ADDvantage Technologies Group, Inc., through its subsidiaries, distributes and services a line of electronics and hardware for the cable television (OTCPK:CATV) industry. The products, the Company sells and services are used to acquire, distribute, receive and protect the communications signals carried on fiber-optic, coaxial cable and wireless distribution systems. Its customers provide a range of communications services, including television, high-speed data (Internet) and telephony, to single family dwellings, apartments and institutions, such as hospitals, prisons, universities, schools, cruise boats and others. The Company’s operating subsidiaries include Tulsat Corporation (Tulsat), Tulsat-Atlanta LLC, ADDvantage Technologies Group of Nebraska, Inc. (doing business as Tulsat-Nebraska), ADDvantage Technologies Group of Texas, Inc. (doing business as Tulsat Texas), Jones Broadband International, Inc. (doing business as Tulsat-West) and ADDvantage Technologies Group of Missouri, Inc.
Why is it Cheap?
- boring business
- reseller of equipment to companies such as comcast, direct tv, centurylink etc
- industry risk. Consolidation could mean loss in revenue. Customers have slowed down their network upgrades.
- builds up inventory of new and used equipment to sell
- not followed or held by any of the big boys
- not much insider buying even at these low levels
- total exec compensation was 2.4% of revenue in 2010. Below my 3% threshold so good.
- not much room for growth. But with such a healthy balance sheet, their returns does not have to be high to produce growth.
- market is assuming that the max it can do is 4% growth by reverse engineering prices
- acquisitions will help with growth. Their acquisitions are small and targetted based on the target's distribution channel and product offerings.
- Niche player. Can't beat the OEM's in providing equipment, but does take advantage of the many black holes left behind by them.
- sustainability is absent though. A new competitor with money could come overnight and take them out.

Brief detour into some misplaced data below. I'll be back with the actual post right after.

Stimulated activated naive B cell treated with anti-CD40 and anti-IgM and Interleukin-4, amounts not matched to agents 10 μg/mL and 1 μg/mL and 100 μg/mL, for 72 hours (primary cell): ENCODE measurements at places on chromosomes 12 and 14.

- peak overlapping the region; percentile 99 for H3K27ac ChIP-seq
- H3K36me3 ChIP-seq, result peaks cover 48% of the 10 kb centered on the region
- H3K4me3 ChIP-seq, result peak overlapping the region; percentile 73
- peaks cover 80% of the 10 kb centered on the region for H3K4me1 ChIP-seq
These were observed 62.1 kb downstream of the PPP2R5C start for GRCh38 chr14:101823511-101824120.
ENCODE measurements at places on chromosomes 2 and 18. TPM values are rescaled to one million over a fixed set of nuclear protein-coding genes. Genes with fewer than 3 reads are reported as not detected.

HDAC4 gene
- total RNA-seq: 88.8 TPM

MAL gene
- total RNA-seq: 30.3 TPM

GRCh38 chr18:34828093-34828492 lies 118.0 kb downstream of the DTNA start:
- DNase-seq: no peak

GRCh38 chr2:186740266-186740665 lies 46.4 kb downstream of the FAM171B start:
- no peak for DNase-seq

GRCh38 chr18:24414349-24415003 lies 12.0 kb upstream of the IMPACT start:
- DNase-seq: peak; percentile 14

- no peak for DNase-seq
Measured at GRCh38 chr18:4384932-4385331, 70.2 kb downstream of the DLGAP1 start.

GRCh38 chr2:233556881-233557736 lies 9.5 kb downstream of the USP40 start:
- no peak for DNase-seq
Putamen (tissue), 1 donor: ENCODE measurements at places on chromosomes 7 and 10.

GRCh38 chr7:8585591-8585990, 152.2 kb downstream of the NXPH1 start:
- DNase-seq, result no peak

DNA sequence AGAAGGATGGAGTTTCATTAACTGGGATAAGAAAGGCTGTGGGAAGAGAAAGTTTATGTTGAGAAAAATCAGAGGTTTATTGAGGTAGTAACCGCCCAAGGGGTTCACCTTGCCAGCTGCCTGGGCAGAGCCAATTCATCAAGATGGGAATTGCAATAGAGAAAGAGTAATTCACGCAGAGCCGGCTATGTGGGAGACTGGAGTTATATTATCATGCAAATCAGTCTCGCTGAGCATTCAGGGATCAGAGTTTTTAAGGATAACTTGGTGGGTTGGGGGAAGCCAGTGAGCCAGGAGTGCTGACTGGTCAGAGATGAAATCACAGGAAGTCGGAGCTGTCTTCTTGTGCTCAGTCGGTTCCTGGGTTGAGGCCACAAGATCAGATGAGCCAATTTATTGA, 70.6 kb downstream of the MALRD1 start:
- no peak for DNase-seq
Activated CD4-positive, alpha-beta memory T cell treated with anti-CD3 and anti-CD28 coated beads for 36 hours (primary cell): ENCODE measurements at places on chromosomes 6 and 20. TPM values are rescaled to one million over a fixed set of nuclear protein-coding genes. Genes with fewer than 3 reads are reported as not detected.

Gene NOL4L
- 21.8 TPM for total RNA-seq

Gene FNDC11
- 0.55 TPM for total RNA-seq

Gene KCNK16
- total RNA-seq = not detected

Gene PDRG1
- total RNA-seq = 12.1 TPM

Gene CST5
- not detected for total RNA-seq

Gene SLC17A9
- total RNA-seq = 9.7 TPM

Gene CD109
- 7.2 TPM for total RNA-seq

- competitive business
- trading at net net value means there are better competitors otherwise it wouldnt trade below asset value
- inventory valuation. If it had to be liquidated, how much would it be worth?
- Strategy of building up inventory – very low inventory turnovers. All costs money and working capital.
- New agreement with CSCO isn't the best. They now have to resell CSCO products which will lower margins.
- no dividends. just builds cash.
- dont see much chance of buyout for such a company
- no matter what I try, I keep coming up with a low range of $2.80 to $3 which gives 34% upside potential as a minimum.
- Operating at low end of business cycle as the industry has slowed down. Cash flow will reduce.
- I'm estimating EPS of $0.28 for 2011 without doing much more work.
- Industry starts spending for network upgrades
- (hmm can't think of many catalysts other than being cheap)
Quality net net currently operating at the down cycle. Room for revenue and cash flow growth if the industry picks up. A bit too reliant on external factors but management has been able to handle the business very well. Great ROE, CROIC for a net net. Not many profitable ones out there. Business is easy to understand and the biggest risk really comes down to whether the inventory is really worth what it is.
I wouldn't call it a value trap because their business model is consistent.
- Management: B
- Growth: C
- Moat: C
- Risk: A
- Valuation: A
Buy a small position and wait for a long time to play out.
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